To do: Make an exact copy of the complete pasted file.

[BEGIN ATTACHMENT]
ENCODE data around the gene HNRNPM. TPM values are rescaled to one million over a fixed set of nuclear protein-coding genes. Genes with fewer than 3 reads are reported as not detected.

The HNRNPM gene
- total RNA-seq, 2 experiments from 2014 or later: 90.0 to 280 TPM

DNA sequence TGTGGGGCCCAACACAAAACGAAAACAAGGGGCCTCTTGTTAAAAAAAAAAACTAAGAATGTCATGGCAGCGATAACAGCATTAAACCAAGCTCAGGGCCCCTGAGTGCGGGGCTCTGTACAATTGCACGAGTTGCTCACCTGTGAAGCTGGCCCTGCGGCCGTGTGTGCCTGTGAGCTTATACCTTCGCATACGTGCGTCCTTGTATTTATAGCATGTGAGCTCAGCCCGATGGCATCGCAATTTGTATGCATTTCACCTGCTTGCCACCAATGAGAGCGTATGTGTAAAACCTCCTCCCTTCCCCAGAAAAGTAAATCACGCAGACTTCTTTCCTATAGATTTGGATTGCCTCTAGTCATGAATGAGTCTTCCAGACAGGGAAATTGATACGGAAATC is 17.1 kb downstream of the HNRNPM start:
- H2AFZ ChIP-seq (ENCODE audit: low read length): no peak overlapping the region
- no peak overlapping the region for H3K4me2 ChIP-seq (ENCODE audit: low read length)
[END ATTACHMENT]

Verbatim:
ENCODE data around the gene HNRNPM. TPM values are rescaled to one million over a fixed set of nuclear protein-coding genes. Genes with fewer than 3 reads are reported as not detected.

The HNRNPM gene
- total RNA-seq, 2 experiments from 2014 or later: 90.0 to 280 TPM

DNA sequence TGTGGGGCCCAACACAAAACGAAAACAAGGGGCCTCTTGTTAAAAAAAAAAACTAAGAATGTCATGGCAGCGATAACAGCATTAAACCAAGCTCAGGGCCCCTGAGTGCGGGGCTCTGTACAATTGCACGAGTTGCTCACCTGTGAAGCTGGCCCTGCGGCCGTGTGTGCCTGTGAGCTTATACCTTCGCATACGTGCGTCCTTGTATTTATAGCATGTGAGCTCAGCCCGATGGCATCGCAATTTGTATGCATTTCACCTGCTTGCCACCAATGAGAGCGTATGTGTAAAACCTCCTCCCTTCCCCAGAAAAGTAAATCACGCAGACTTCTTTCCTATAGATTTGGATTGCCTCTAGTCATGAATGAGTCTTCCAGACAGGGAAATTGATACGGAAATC is 17.1 kb downstream of the HNRNPM start:
- H2AFZ ChIP-seq (ENCODE audit: low read length): no peak overlapping the region
- no peak overlapping the region for H3K4me2 ChIP-seq (ENCODE audit: low read length)